But the words, whatever you make of them, speak to fighting off something dark. Taking a cue from the canned candid dialogue of Weezer’s “Undone (The Sweater Song),” the Costanzos’ verses each begin with concerned friends discussing them: “Man, I’ve never seen Sharon look so bad before.” But this alarm is confusingly offset by the cheery narrators themselves. Are we supposed to believe Sharon’s hit rock bottom because she’s made [checks notes] an “eight-foot heap” of Slurpee straws? (Holy hell that’s a specific and esoteric image.) Is this a weird Canadian in-joke? Depression in 1999 sounds significantly preferable to depression in 2019.
The chorus, which everybody kind of knows (did you know you were going to be singing “keeping dumb and built to beat” before it appeared on the karaoke screen? You did not), has a loving sound to it, of the two reassuring each other of things that may keep their heads up. But that’s under the strange stipulation of promising to steal each other’s sunshine, not to prevent the thievery of said Vitamin D. This threatens to blow “Steal My Sunshine” wide open as potentially the most mysterious are-they-vampires song since Toadies’ “Possum Kingdom.”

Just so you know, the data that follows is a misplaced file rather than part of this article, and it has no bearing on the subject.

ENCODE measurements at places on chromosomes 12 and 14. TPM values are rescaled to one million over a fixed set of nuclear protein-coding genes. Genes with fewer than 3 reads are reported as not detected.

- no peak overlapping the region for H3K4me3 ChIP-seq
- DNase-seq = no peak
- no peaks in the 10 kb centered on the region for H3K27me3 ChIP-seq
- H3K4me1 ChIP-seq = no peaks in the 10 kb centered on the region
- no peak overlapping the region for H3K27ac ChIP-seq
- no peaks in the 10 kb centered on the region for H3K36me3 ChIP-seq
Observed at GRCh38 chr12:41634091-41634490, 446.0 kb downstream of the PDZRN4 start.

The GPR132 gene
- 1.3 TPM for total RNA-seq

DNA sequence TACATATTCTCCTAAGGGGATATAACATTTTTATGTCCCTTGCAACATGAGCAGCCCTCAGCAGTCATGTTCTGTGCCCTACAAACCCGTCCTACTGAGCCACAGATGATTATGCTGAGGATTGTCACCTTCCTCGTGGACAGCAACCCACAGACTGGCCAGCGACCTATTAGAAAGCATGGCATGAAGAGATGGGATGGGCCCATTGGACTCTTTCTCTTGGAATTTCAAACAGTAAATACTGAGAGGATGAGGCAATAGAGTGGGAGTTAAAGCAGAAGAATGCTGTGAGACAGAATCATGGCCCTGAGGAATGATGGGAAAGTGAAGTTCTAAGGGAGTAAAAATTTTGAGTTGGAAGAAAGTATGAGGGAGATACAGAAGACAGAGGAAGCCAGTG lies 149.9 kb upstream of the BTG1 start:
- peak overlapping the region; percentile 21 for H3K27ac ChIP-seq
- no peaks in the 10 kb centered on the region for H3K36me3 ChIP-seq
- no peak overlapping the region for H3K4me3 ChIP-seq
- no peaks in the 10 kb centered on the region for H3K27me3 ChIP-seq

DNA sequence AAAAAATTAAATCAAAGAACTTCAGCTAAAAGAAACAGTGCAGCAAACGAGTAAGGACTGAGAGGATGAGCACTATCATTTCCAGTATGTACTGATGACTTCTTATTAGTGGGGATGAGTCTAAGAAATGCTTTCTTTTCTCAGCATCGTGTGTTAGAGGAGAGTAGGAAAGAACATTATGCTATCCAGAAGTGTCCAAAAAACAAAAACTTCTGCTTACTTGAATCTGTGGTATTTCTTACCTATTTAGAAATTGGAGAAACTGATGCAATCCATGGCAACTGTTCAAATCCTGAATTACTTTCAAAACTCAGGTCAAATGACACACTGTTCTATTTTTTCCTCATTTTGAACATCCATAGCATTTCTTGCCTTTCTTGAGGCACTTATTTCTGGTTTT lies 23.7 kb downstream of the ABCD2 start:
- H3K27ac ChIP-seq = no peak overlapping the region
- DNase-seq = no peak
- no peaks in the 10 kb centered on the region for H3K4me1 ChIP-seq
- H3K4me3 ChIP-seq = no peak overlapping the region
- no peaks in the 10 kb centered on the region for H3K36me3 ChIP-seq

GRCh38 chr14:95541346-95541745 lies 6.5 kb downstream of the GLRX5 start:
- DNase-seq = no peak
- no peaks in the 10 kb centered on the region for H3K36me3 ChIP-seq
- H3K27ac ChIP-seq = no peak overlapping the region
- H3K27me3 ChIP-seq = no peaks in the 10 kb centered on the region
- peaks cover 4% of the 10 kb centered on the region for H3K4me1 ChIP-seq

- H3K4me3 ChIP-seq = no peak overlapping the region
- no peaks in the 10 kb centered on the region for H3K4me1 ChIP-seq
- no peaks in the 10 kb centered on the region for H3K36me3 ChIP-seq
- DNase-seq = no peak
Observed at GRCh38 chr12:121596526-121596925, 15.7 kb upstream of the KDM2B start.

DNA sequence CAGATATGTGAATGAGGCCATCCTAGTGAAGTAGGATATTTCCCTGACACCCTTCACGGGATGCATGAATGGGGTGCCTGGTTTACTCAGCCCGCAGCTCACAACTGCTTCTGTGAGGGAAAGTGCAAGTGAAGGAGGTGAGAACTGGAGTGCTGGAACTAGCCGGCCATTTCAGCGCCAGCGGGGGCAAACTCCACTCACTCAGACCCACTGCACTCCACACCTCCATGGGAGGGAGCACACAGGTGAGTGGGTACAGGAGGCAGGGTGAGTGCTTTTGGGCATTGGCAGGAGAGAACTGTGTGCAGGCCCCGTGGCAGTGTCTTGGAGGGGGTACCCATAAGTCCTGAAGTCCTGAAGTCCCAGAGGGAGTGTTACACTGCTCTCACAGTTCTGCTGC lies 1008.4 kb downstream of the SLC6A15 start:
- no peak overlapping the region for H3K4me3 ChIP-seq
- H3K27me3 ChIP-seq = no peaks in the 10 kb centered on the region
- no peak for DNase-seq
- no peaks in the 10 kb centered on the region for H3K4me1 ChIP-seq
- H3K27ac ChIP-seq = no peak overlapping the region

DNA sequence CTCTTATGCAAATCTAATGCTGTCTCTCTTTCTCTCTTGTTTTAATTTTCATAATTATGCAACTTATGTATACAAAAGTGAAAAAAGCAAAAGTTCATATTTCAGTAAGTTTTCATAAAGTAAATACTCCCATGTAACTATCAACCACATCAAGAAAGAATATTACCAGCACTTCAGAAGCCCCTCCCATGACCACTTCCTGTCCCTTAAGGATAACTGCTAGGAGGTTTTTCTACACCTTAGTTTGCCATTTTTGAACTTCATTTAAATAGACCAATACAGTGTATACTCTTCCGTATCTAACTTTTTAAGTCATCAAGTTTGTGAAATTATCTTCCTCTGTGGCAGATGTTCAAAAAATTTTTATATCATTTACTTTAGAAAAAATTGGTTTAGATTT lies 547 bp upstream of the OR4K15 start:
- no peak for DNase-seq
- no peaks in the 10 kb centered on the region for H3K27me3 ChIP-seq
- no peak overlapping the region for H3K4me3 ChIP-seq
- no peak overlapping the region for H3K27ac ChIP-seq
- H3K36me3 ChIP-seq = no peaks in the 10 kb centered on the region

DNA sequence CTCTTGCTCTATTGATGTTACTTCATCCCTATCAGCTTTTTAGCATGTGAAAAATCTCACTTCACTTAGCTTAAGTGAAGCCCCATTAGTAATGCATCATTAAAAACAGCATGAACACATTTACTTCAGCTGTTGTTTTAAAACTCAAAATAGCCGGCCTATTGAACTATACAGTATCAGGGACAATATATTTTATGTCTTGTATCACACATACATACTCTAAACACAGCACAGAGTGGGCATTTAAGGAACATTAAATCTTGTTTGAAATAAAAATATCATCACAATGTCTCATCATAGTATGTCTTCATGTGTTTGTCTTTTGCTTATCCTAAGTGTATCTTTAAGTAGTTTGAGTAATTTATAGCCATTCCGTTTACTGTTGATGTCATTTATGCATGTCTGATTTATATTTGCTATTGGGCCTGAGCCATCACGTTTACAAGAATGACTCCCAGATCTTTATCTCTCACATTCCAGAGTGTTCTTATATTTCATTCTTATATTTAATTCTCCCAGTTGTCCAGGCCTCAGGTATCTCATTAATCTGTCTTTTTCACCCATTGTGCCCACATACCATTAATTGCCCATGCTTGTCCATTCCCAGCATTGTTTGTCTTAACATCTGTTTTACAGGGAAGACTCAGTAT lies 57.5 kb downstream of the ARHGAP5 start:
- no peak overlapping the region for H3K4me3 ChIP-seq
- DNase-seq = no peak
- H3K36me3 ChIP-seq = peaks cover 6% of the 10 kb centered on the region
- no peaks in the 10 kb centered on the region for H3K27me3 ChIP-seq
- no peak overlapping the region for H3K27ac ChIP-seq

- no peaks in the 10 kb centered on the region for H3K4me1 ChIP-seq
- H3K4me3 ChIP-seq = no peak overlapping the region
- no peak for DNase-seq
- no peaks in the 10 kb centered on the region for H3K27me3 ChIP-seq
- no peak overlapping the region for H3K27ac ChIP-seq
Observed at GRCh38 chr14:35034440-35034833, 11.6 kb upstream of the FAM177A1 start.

You Can’t Stop the Bum Rush, on its face, looks like the weirdest part of the Len saga. Once it gets the hit out of the way, the rapping begins (“Cryptik Souls Crew,” “Beautiful Day”), in comes with the squeal of rock guitar (“Feelin’ Alright,” “Cheekybugger”), and occasionally some atmospheric lounge funk (“Junebug”) or krautrock (“The Hard Disk Approach”) takes up residence like they’re the friggin’ Avalanches. But plenty of ‘90s radio anomalies made albums that sounded nothing like their reason for being (wait ‘til you hear the rest of the Sugar Ray album “Fly” is on) and the biggest shock is how little “Steal My Sunshine” — which is very possibly an anti-sunshine song — makes sense when held up to the, um, light.
Ultimately, the underlying bizarreness, enigmatic characters (in that aforementioned Stereogum interview, Marc Costanzo mentions in passing that he and his sister “really haven’t talked in a while” as of 2016), and uncanny industry connections only serve to further cement “Steal My Sunshine” as a legendary pop blip. If you have more questions than answers now about a sweet tune that you assumed had less to ponder than, say, “Closing Time,” well, you’re welcome. Bring on the memes. Your move, Lil Nas X.